Archive for August, 2016

Afraid, scared, frightened and terrified

August 31st, 2016 in Improve English

These words have very similar meanings and are often used interchangeably.

  • The frightful howls scared us. / The frightful howls terrified us.

Afraid is the most general of these terms. It is used to express a vague or general fear. You can be afraid of something trivial. You can also be afraid of really dangerous things.

  • She is afraid of the dark.
  • I am afraid of thunder and lightning.
  • He is afraid for his life.

The expressions scared, terrified and frightened all imply fear. Scared is mainly used in an informal style. It suggests a mild fear that passes quickly.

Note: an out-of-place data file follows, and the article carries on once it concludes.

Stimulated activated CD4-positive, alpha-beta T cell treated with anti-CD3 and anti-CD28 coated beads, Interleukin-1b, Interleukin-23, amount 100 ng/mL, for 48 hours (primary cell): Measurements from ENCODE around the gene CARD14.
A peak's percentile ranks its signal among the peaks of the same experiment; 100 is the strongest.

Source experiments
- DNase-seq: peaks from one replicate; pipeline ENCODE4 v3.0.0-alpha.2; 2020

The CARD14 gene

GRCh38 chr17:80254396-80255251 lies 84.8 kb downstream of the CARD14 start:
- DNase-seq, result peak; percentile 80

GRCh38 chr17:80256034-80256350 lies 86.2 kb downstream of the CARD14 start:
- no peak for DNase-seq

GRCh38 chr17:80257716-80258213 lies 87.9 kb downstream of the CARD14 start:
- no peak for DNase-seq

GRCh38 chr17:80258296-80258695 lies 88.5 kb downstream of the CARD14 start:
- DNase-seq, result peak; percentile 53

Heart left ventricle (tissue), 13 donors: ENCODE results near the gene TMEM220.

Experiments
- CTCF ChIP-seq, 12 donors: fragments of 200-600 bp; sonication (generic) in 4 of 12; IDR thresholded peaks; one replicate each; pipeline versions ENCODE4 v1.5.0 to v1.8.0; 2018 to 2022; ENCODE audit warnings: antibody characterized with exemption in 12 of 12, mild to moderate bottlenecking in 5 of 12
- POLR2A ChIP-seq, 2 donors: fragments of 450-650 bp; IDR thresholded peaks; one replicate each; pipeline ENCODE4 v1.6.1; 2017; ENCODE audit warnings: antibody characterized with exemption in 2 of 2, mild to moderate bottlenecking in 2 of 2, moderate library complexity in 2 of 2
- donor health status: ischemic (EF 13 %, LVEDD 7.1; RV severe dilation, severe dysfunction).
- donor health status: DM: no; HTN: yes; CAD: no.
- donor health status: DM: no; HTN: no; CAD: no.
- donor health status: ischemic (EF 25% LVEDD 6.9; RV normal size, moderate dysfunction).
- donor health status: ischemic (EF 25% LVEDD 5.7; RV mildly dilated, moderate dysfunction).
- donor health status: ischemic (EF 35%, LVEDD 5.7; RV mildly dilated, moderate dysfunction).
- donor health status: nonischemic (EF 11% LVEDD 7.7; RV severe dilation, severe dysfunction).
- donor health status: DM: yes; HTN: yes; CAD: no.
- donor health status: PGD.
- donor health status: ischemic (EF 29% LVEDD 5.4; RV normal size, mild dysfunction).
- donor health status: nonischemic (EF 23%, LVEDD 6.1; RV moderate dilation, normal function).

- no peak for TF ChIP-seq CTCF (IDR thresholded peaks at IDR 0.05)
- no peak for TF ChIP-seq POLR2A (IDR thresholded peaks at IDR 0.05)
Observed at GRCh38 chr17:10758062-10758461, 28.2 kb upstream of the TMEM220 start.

• The noise scared me.
  • Oh, you scared me. I didn’t know you were there.
  • He jumped out of the closet and scared me.

Frightened is more formal than scared. It shows a greater degree of fear.

  • She was too frightened to cry.
  • I was too frightened to move.

Terrified suggests extreme fear.

  • The young soldier was terrified by the battle.
  • The thunderstorm terrified us.
  • The thunder and lightning scared the children.
  • That ghost story scared me.
  • The scarecrows are for scaring away the birds.
  • You frightened the daylights out of me.